Older patients often have multiple medical conditions and comorbidities that are often chronic and do not have definite therapeutic end points. Many of the current therapies prescribed often have their own unique side effects and is sometimes ineffective in resolving the primary symptoms of the patient. Based on prior anecdotal personal experience, recommendation from friends, family or online resources, many of these older patients are willing to try CBD oil either topically or ingested. Prior studies have shown that CBD oil is effective in conditions like anxiety, insomnia, seizure, behavioral symptoms of dementia, chronic pain from a number of conditions including arthritis (inflammatory and degenerative), neuropathy, spastic neurological conditions . In addition, people also use it for chemotherapy associated nausea and cancer related pain. Because of its anti-inflammatory effects, its purported to help in inflammatory conditions as well. The list of clinical conditions where CBD oil is beneficial will likely only grow with time.
In older patients who use CBD oil it is important for physicians and treating teams to know its absorption, interaction with other meds and metabolism. With age, changes in metabolism and organ function impact the pharmacokinetics and pharmacodynamics of any drug including CBD oil. Higher levels of CBD is noted when taken with fatty food or high calorie meals . So, the general eating habits of the older could greatly impact the drug levels they attain. Since metabolism is dependent on cytochrome P 450 pathway, potential interactions exist with commonly used medications in elderly, like warfarin and omeprazole. Prior experience however has shown that CBD oil is generally well tolerated and the rates of reported adverse effects is generally low. Studies seem to suggest that when used for chronic pain the rates of side effects related to cannabis products is no greater than other conventional therapies .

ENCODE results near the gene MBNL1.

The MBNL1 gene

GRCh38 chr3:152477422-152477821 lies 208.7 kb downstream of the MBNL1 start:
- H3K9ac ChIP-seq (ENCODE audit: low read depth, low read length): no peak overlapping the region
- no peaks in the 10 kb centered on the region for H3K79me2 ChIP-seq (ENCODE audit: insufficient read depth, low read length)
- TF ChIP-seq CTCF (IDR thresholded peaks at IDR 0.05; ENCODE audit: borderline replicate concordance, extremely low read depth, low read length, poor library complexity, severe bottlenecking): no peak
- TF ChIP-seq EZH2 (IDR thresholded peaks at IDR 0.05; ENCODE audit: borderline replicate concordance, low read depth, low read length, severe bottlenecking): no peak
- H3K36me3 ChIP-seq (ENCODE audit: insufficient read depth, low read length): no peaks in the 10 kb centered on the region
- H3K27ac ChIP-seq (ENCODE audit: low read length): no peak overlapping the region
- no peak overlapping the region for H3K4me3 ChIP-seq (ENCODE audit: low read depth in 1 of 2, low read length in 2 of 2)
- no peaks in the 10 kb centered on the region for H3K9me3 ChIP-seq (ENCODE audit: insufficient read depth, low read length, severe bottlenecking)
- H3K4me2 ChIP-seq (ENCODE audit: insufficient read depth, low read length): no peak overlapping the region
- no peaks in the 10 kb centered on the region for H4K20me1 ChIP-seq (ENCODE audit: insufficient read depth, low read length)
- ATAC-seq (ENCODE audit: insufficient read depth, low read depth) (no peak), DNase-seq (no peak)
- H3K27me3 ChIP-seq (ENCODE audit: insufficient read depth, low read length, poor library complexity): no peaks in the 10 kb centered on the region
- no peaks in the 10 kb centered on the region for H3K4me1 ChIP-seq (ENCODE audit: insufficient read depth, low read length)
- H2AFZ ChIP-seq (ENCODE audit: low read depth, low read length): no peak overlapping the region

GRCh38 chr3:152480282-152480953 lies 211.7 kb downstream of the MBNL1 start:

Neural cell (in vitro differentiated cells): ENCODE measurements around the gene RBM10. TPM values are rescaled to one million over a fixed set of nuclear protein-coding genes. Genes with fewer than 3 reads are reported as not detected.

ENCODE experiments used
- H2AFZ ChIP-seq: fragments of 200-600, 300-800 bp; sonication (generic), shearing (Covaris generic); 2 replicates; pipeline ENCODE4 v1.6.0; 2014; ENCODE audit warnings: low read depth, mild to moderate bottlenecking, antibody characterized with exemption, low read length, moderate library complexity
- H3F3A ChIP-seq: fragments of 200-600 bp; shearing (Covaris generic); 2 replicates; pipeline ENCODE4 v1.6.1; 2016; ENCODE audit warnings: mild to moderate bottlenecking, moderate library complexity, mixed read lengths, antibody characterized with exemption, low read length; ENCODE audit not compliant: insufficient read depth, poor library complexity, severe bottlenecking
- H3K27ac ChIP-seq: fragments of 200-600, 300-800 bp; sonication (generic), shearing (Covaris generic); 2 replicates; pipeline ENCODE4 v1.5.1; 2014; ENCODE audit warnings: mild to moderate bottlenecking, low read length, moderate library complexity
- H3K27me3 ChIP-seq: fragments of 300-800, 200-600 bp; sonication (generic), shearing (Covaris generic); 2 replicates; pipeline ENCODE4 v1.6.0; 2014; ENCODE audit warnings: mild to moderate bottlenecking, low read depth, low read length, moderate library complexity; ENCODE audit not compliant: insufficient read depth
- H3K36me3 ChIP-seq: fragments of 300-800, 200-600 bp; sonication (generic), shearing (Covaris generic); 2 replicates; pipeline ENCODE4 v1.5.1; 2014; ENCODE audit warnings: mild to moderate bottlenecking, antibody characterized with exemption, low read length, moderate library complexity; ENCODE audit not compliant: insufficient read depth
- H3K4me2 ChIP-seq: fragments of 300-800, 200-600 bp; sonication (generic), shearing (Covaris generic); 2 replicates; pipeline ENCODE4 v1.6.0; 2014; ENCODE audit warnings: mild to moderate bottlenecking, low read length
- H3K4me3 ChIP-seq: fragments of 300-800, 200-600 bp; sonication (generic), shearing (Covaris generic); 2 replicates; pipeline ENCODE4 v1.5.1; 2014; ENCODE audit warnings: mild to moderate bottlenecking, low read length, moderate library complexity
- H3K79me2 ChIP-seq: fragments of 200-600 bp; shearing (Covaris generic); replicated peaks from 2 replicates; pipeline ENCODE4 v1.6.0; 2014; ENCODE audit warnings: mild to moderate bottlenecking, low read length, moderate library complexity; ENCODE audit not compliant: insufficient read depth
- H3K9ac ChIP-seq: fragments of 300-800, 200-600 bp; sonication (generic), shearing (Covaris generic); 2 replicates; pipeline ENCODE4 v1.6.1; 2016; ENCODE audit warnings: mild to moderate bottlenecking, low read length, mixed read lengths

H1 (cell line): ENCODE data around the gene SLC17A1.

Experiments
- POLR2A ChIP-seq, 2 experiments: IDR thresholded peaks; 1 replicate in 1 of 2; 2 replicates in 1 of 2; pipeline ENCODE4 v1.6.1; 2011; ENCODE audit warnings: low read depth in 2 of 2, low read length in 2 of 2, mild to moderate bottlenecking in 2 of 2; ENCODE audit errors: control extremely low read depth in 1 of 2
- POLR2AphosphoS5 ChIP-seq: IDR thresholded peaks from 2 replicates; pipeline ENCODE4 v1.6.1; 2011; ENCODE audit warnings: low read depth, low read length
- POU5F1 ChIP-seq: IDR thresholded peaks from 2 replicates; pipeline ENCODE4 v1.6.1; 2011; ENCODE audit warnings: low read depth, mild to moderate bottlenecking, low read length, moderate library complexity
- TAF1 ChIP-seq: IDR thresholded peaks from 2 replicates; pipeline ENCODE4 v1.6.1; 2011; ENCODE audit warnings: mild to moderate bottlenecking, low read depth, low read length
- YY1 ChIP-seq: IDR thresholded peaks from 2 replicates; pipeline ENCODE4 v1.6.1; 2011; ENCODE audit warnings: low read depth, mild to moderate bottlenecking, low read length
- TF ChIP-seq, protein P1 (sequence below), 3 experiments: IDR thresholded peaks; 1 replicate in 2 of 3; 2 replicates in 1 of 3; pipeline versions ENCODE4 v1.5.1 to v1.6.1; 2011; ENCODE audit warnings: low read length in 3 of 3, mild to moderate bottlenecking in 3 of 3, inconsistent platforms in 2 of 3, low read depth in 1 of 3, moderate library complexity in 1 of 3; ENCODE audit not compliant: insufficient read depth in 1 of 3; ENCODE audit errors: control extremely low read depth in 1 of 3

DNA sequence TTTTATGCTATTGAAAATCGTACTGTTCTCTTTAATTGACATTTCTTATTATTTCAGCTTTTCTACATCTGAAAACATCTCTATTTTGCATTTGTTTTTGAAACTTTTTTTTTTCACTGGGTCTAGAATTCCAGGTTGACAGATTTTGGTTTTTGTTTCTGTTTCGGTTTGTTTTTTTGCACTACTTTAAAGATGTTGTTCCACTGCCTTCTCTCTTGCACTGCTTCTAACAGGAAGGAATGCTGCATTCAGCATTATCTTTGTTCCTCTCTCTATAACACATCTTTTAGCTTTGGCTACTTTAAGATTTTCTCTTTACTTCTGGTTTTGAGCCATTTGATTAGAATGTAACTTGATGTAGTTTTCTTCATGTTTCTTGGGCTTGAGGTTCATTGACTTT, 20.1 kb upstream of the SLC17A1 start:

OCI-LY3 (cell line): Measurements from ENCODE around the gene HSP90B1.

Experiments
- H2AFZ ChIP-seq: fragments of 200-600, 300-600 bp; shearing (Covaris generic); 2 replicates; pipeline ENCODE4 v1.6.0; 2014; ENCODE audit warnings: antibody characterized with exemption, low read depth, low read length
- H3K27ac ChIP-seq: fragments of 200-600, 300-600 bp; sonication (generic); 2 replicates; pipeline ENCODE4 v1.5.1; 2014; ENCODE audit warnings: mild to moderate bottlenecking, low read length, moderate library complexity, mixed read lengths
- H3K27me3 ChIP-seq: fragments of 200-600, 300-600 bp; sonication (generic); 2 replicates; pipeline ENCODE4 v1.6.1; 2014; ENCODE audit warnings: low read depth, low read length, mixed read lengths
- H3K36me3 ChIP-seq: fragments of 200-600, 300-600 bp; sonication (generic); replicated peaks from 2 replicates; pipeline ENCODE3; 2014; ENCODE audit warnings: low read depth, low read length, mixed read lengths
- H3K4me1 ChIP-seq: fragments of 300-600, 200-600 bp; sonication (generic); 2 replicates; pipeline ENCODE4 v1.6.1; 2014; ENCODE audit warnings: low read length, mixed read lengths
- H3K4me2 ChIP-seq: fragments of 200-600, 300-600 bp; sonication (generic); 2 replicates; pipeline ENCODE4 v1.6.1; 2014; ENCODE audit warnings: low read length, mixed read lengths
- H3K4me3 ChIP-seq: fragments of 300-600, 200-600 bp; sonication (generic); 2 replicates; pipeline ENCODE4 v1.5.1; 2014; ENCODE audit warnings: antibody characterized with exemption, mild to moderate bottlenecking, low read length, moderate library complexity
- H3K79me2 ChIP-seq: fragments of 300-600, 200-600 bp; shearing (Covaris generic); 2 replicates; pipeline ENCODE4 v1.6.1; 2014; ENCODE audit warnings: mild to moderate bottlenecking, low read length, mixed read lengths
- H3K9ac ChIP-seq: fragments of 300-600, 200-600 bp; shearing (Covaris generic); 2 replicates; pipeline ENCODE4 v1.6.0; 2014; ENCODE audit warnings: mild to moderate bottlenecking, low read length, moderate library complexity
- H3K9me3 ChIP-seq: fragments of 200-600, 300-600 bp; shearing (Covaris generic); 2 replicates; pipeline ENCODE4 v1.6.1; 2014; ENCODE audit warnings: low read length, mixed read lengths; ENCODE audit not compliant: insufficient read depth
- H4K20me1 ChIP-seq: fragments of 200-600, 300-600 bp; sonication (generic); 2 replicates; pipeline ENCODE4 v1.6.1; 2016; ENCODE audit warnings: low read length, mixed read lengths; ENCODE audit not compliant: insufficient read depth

Our experience has been that older patients and/or their caregivers may not always feel comfortable bringing up the conversation about CBD oil use with their primary care physician (PCP) or any treating clinician. This is true even to get information about CBD oil lest they come across as a ‘drug seeker’. Many patients and caregivers use it and don’t necessarily inform their physicians about it. Having direct conversation with patients and families about all aspects of their care is likely to enhance transparency and trust. However, when conversing with other clinicians we find that not everyone has a clear understanding to queries like, whether CBD oil is helpful for specific clinical conditions, is it harmful for the older and should we be recommending it’s use at all.
It is imperative that everyone understand the local laws relating to use of all cannabis related products. Many countries legally permit use of CBD oil while some restrict its use for medicinal use only. In a small number of countries, it’s still banned i.e. when older patients travel to places like the middle east they cannot carry it with them. Almost all countries have restrictions on use of marijuana, with only a handful of countries allowing recreational use. In the US, almost all states allow use of CBD derived from hemp. Marijuana use is allowed for medicinal and recreational use in some states and for medicinal use only in some other . This is a moving target and it is contingent upon clinicians to know the local laws and advice patients accordingly.
a) CBD oil is proving effective in a number of chronic medical conditions and it’s use is prevalent in older adults.
b) Clinicians should become comfortable discussing CBD oil use and be aware of potential problems as well.
c) Laws relating to CBD oil vary, depending on the country and region. Being updated on the local laws is imperative.
It is important that everyone be aware of the basics of CBD oil, it’s uses, availability and local laws. It is imperative that clinicians treating older patients openly broach the topic of CBD oil as a treatment option for clinical conditions where it has shown benefit. It is best that there are transparent discussions and management plans, with the common goal of improving the quality of life of older– one where CBD products are likely to become an entrenched option.